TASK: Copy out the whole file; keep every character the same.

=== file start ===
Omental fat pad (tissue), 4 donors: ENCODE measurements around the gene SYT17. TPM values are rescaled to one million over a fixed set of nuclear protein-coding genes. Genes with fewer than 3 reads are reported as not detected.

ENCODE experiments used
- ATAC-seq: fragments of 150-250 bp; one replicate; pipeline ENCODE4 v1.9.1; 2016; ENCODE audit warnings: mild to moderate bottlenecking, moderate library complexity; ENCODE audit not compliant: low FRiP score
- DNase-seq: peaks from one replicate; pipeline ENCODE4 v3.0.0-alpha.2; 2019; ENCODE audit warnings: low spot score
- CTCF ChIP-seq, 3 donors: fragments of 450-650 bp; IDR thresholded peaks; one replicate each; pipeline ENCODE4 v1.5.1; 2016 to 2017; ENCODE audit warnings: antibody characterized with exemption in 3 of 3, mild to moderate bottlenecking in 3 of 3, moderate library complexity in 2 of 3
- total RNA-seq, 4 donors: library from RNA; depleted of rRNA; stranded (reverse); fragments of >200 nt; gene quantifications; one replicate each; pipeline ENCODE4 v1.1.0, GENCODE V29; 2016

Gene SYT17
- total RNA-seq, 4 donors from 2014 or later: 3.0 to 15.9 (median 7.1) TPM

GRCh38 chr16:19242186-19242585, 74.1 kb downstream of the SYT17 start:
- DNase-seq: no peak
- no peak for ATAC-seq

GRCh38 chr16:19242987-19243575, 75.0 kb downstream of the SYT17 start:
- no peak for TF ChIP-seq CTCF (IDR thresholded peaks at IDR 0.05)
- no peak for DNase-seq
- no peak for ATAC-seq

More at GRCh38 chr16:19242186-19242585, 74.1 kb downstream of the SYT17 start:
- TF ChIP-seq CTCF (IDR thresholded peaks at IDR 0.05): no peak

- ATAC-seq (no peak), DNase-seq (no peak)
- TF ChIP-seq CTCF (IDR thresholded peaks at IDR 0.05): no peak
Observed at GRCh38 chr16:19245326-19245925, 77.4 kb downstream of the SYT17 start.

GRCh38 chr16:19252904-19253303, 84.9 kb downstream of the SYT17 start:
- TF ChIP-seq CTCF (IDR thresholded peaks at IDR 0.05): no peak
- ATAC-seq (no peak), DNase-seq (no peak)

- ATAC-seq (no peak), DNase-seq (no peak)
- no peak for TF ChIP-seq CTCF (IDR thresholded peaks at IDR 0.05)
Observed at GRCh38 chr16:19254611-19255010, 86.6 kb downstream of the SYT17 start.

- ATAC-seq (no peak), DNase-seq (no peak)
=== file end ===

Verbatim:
Omental fat pad (tissue), 4 donors: ENCODE measurements around the gene SYT17. TPM values are rescaled to one million over a fixed set of nuclear protein-coding genes. Genes with fewer than 3 reads are reported as not detected.

ENCODE experiments used
- ATAC-seq: fragments of 150-250 bp; one replicate; pipeline ENCODE4 v1.9.1; 2016; ENCODE audit warnings: mild to moderate bottlenecking, moderate library complexity; ENCODE audit not compliant: low FRiP score
- DNase-seq: peaks from one replicate; pipeline ENCODE4 v3.0.0-alpha.2; 2019; ENCODE audit warnings: low spot score
- CTCF ChIP-seq, 3 donors: fragments of 450-650 bp; IDR thresholded peaks; one replicate each; pipeline ENCODE4 v1.5.1; 2016 to 2017; ENCODE audit warnings: antibody characterized with exemption in 3 of 3, mild to moderate bottlenecking in 3 of 3, moderate library complexity in 2 of 3
- total RNA-seq, 4 donors: library from RNA; depleted of rRNA; stranded (reverse); fragments of >200 nt; gene quantifications; one replicate each; pipeline ENCODE4 v1.1.0, GENCODE V29; 2016

Gene SYT17
- total RNA-seq, 4 donors from 2014 or later: 3.0 to 15.9 (median 7.1) TPM

GRCh38 chr16:19242186-19242585, 74.1 kb downstream of the SYT17 start:
- DNase-seq: no peak
- no peak for ATAC-seq

GRCh38 chr16:19242987-19243575, 75.0 kb downstream of the SYT17 start:
- no peak for TF ChIP-seq CTCF (IDR thresholded peaks at IDR 0.05)
- no peak for DNase-seq
- no peak for ATAC-seq

More at GRCh38 chr16:19242186-19242585, 74.1 kb downstream of the SYT17 start:
- TF ChIP-seq CTCF (IDR thresholded peaks at IDR 0.05): no peak

- ATAC-seq (no peak), DNase-seq (no peak)
- TF ChIP-seq CTCF (IDR thresholded peaks at IDR 0.05): no peak
Observed at GRCh38 chr16:19245326-19245925, 77.4 kb downstream of the SYT17 start.

GRCh38 chr16:19252904-19253303, 84.9 kb downstream of the SYT17 start:
- TF ChIP-seq CTCF (IDR thresholded peaks at IDR 0.05): no peak
- ATAC-seq (no peak), DNase-seq (no peak)

- ATAC-seq (no peak), DNase-seq (no peak)
- no peak for TF ChIP-seq CTCF (IDR thresholded peaks at IDR 0.05)
Observed at GRCh38 chr16:19254611-19255010, 86.6 kb downstream of the SYT17 start.

- ATAC-seq (no peak), DNase-seq (no peak)